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Proposed settlement in Phenix City condemnation lawsuit against developer on hold

A proposed deal to settle a lawsuit between Phenix City and a local developer is on hold.

The city filed suit against Realtor/developer Mike Bowden to condemn nearly 15 acres to make way for the on/off ramps at Fifth Avenue and U.S. 80. The suit in Russell County Circuit Court is scheduled for trial in July.

The highway ramps, located just across the Alabama state line on the North bypass, have been constructed and are open.

The Phenix City Council was set to approve a settlement this week and it was placed on the council agenda for Tuesday’s meeting, City Attorney Jimmy Graham said. Mayor Sonny Coulter said he was opposed to the proposed settlement and was not involved in reaching a deal.

The settlement of the three-year-old dispute was taken off the agenda prior to Monday’s work session because of an issue with the city’s ability to swap some property near Southside Park without approval of the U.S. Department of the Interior because federal funds had been used to develop the park, Graham said.

The city and Bowden had agreed to have the dispute mediated, and a hearing was scheduled for last Friday. The apparent settlement was reached as the mediation hearing approached.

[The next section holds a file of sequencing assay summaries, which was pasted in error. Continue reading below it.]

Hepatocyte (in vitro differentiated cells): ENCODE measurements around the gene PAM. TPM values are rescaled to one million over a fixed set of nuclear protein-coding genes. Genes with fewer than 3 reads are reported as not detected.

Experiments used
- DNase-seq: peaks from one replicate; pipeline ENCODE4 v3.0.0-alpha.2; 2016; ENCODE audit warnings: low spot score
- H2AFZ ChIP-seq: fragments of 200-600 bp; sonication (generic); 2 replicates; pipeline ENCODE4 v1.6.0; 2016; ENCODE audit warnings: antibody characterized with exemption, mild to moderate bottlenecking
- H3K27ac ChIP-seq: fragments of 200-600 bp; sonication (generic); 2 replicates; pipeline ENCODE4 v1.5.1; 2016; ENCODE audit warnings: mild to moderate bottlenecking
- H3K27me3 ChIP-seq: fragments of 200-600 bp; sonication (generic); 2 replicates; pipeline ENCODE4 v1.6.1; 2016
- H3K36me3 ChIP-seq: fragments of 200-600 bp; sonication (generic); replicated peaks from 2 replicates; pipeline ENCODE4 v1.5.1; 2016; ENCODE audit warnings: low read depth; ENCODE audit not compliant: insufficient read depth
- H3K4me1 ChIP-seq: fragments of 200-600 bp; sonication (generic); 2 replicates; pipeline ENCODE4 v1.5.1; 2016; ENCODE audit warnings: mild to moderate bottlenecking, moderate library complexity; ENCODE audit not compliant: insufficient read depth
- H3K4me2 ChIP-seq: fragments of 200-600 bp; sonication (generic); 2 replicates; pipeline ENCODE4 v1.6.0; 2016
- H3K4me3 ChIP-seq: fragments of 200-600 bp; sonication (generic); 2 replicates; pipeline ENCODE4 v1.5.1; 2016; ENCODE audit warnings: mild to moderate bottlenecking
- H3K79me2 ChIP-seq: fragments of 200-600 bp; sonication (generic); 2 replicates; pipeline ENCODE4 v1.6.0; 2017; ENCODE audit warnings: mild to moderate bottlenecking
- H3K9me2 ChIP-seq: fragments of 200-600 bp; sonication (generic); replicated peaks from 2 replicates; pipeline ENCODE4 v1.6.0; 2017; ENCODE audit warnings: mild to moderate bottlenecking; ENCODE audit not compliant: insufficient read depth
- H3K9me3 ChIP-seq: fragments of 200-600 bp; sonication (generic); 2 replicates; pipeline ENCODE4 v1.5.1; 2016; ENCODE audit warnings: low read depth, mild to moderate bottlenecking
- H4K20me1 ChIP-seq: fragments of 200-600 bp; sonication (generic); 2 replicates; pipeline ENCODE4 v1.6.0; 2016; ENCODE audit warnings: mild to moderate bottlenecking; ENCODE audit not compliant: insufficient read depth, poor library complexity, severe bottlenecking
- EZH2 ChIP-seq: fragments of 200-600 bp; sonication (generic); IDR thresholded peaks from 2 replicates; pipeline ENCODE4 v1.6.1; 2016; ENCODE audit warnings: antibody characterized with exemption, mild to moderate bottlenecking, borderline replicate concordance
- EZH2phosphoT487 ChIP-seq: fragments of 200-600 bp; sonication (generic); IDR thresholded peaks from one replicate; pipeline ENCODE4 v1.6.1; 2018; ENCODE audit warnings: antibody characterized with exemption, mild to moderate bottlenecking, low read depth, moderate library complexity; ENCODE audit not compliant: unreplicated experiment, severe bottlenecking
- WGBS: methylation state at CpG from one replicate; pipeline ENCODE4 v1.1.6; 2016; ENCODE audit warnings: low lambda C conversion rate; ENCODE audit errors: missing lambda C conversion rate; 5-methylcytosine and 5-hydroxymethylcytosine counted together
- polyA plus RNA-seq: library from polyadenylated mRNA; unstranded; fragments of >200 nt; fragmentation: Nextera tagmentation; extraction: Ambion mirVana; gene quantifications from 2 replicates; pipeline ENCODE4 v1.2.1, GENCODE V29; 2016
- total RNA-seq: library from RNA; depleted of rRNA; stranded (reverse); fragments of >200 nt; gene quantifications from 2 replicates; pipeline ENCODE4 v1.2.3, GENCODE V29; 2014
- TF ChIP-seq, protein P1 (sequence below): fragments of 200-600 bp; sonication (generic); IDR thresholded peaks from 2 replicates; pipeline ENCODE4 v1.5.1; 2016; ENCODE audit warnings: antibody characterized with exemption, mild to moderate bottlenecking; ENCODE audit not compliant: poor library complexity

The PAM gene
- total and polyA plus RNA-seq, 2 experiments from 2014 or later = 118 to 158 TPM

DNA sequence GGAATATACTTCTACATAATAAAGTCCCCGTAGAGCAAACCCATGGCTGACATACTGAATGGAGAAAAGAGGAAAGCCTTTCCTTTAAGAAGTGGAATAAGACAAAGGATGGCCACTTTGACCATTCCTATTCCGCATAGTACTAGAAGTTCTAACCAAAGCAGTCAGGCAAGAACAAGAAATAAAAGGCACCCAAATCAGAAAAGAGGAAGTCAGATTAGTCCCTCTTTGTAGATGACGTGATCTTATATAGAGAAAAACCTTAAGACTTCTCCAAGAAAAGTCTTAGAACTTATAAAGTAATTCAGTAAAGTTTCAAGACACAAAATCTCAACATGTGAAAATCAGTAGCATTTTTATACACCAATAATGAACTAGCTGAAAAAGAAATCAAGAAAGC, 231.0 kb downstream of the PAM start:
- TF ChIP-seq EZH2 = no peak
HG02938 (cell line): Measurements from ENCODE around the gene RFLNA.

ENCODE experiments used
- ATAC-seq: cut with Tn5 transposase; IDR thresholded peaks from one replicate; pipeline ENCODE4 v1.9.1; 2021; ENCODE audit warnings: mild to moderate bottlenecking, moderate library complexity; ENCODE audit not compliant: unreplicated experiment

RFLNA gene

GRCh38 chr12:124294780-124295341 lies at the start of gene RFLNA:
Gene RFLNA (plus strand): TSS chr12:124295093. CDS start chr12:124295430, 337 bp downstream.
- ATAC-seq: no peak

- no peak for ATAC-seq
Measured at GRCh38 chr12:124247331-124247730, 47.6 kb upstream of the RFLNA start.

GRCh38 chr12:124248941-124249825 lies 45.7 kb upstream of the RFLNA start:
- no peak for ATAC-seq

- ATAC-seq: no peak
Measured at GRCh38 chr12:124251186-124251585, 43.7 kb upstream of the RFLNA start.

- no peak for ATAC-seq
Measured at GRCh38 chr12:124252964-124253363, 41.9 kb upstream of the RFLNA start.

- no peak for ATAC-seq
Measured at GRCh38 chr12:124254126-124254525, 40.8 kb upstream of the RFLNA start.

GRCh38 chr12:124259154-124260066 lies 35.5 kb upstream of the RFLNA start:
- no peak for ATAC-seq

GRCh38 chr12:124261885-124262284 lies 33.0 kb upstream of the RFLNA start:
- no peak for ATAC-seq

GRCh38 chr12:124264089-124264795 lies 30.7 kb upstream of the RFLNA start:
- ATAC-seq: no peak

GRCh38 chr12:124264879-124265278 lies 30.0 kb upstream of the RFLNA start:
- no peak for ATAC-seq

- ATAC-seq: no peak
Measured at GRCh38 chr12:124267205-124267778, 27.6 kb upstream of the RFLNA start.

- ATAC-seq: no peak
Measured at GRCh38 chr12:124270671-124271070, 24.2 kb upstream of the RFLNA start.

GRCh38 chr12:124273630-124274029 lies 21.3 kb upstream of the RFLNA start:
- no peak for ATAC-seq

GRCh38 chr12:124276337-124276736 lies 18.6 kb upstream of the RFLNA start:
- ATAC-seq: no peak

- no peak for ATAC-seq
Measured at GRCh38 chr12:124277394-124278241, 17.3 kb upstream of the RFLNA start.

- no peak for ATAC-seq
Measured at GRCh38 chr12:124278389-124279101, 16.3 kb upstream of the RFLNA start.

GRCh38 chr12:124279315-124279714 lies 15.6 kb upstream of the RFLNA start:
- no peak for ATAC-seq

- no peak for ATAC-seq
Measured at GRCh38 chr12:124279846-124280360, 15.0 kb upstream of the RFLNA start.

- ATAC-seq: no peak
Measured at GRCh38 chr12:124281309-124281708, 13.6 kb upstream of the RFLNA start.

“Prior to the trial, the city requested mediation, and we agreed to the mediation,” Bowden said this week. “On the eve of the mediation date, there were some ideas kicked around. Wee have a tentative agreement that will hopefully end the need for a trial.”

Bowden owns more than 30 acres where the ramps were built. In addition to losing 15 acres to the ramps, another 8 acres were land locked by the construction.

The proposed settlement involves more than just the property in question.

The proposed deal involves the following:

• The city will pay Bowden $2 million.



• The city will build a road to the land-locked property within three years or pay Bowden $300,000.



• Bowden will swap the property for the ramps for city-owned property in the same vicinity on Riverchase Drive.



• Bowden will swap property he owns near Cochgalechee Creek for city-owned land adjacent to Rolling Hills subdivision.



• Bowden will build the Caruthers Park subdivision, thus the city can tie onto a road and save an estimated $250,000 for the cost of a connector road between Sanfort Road and U.S. 431 South.



• Bowden will donate land for additional softball field at Southside Park. The city and Bowden have to agree on the site and amount of land.



• The city is not required to pay Bowden any interest.



• Bowden will pay his own attorney fees.



Coulter said he first learned of the deal last Thursday afternoon from Graham.

“I was told we had to make a decision by Thursday night,” Coulter said.

The snag came when, during due diligence, it was discovered that the city could not let the land near Southside Park go without federal approval. That is the reason for the delay on the vote, Graham said.

“We got three votes is my understanding,” Graham said.

Three members of the five-member council — Jimmy Wetzel, Michelle Walker and Arthur Sumbry — are in favor of the deal, Graham said.

“I had been aware that Mr. Bowden was extending a proposal to the city attorney,” Wetzel said.

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